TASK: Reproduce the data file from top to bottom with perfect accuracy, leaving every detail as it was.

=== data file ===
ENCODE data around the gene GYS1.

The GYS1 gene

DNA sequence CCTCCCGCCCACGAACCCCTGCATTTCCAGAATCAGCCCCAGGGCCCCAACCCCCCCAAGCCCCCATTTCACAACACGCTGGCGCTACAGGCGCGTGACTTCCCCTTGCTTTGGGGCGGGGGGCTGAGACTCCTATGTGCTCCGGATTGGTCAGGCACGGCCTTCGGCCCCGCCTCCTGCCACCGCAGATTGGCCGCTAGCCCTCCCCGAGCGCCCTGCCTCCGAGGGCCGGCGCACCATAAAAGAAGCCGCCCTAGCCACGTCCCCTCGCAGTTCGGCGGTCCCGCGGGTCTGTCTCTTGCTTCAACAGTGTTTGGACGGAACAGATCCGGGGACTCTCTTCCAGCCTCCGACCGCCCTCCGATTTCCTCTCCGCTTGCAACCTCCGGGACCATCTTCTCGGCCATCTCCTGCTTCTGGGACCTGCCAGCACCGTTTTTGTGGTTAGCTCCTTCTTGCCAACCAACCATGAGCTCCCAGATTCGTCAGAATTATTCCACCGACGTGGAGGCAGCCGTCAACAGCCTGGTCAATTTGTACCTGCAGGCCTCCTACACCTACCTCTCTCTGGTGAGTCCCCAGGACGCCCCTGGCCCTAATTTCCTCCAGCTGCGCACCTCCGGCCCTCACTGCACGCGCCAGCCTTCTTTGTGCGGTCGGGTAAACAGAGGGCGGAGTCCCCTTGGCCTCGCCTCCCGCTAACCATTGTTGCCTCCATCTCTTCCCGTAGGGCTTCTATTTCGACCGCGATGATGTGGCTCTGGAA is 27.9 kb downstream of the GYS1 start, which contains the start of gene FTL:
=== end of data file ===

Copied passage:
ENCODE data around the gene GYS1.

The GYS1 gene

DNA sequence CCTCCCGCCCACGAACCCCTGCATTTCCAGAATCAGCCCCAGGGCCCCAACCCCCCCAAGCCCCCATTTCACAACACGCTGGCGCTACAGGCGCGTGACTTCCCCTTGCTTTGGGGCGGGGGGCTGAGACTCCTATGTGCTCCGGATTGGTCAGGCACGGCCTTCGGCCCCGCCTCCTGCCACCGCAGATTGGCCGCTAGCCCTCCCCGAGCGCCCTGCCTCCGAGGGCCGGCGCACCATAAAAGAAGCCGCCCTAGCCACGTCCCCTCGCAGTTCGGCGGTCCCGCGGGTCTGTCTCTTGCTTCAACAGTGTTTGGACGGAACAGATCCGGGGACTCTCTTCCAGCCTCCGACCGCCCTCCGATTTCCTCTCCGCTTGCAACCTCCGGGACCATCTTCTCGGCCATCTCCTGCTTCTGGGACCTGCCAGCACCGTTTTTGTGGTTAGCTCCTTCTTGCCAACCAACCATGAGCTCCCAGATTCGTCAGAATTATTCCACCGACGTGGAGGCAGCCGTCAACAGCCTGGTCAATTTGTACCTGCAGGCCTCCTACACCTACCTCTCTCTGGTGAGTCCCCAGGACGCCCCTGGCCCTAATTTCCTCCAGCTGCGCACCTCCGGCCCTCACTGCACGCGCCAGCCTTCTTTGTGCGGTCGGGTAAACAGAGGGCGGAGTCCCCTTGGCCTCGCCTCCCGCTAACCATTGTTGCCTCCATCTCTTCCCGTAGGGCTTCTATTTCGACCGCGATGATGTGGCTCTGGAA is 27.9 kb downstream of the GYS1 start, which contains the start of gene FTL: